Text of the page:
Craig's Wife is a 1925 play written by American playwright George Kelly, uncle of actress and later Princess of Monaco Grace Kelly. It won the 1926 Pulitzer Prize for Drama, and has been adapted for three feature films.
First edition 1926
|Written by||George Kelly|
|Date premiered||October 12, 1925|
|Place premiered||Morosco Theatre|
New York City, New York, US
|Setting||The Reception Room at the Home of Mr. and Mrs. Walter Craig|
Craig's Wife premiered on Broadway at the Morosco Theatre on October 12, 1925, and closed on August 21, 1926, after 360 performances. Directed by playwright Kelly, the cast featured Chrystal Herne as Harriet Craig, Anne Sutherland (Miss Austen), Charles Trowbridge (Walter Craig), and Josephine Hull (Mrs. Frazie). 
It was included in Burns Mantle's The Best Plays of 1925–1926.
The play received the 1926 Pulitzer Prize for Drama. The Pulitzer committee wrote, "Craig's Wife has been selected by the jury on account of the dignity of its theme, the soundness of its construction, the excellence of its dialogue, and its effectiveness in the theater."
There have been at least three movies based on the play. The 1928 silent version was directed by William C. deMille, Cecil's brother, and starred Irene Rich in the title role. In 1936, Columbia Pictures made a film adaptation with Rosalind Russell as Harriet Craig. The 1950 film Harriet Craig, featuring Joan Crawford, was also based on the play.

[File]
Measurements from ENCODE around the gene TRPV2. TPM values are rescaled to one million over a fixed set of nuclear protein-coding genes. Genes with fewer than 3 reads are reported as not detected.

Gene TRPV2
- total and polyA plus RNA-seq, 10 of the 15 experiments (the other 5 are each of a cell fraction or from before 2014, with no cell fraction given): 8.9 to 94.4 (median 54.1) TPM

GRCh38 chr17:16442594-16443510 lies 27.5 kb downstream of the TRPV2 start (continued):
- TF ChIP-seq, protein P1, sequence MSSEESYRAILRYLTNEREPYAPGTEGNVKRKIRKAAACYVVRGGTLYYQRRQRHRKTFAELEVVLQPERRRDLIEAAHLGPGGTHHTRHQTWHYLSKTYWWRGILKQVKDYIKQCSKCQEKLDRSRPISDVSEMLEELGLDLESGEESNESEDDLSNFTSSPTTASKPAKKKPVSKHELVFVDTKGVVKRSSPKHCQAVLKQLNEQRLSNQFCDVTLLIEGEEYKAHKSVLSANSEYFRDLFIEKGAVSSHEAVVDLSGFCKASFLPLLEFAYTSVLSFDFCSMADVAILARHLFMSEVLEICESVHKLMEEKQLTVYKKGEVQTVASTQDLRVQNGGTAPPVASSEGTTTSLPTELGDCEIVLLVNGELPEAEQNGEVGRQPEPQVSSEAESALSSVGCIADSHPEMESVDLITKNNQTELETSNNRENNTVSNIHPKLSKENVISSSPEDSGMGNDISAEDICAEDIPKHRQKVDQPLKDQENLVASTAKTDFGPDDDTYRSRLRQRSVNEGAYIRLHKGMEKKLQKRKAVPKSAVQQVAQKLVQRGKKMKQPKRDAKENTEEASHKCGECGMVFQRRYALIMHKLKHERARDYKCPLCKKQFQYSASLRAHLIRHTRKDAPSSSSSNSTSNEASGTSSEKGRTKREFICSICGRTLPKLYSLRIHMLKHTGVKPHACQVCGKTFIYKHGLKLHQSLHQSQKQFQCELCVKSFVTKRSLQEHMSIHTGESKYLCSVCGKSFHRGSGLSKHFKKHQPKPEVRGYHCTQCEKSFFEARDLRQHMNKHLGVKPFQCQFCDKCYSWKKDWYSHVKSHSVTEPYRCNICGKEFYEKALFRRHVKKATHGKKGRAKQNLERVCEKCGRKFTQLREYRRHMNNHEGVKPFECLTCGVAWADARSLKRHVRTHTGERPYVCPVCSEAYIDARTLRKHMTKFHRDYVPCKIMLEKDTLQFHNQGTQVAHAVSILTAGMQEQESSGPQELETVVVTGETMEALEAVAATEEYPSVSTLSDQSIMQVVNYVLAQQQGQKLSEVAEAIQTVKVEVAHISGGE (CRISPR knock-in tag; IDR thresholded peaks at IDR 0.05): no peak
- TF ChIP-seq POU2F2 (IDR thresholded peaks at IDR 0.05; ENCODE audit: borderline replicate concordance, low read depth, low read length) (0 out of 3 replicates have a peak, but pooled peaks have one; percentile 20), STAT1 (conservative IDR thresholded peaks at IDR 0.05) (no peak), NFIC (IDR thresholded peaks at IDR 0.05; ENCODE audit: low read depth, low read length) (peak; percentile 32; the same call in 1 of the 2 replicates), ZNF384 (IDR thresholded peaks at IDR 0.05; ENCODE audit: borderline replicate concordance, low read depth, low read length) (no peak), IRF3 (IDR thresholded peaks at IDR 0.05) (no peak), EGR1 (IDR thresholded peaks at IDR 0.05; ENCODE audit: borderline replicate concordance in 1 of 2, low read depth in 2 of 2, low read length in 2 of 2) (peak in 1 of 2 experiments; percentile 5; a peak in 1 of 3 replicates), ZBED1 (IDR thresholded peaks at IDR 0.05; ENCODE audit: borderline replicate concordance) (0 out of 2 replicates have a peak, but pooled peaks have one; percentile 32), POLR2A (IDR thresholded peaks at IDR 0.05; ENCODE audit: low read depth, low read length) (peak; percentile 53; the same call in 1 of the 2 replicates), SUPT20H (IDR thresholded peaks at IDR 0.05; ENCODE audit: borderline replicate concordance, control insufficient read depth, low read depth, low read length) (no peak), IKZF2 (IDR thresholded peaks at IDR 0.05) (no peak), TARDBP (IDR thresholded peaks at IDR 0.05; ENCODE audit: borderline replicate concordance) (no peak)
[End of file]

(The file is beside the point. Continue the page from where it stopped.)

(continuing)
- Awards for Craig's Wife (play) at Internet Broadway Database
- Craig's Wife Broadway playbillvault.com, accessed December 21, 2015
- Fischer, Heinz-D. (ed.). Chronicle of the Pulitzer Prizes for Drama: Discussions, Decisions and Documents, Walter de Gruyter, 2008, ISBN 3598441207, p. 6
- "'Craig's Wife' Overview, 1936" New York Times, accessed December 22, 2015
|Wikimedia Commons has media related to Craig's Wife.|
- Craig's Wife at the Internet Broadway Database
- "Craig's Wife" (1936) on Lux Radio Theatre, with Rosalind Russell and Herbert Marshall (youtube.com)
- "Craig's Wife" (March 10, 1940) on The Campbell Playhouse, with Orson Welles and Ann Harding (Internet Archive)
- 1952 Best Plays radio adaptation at Internet Archive
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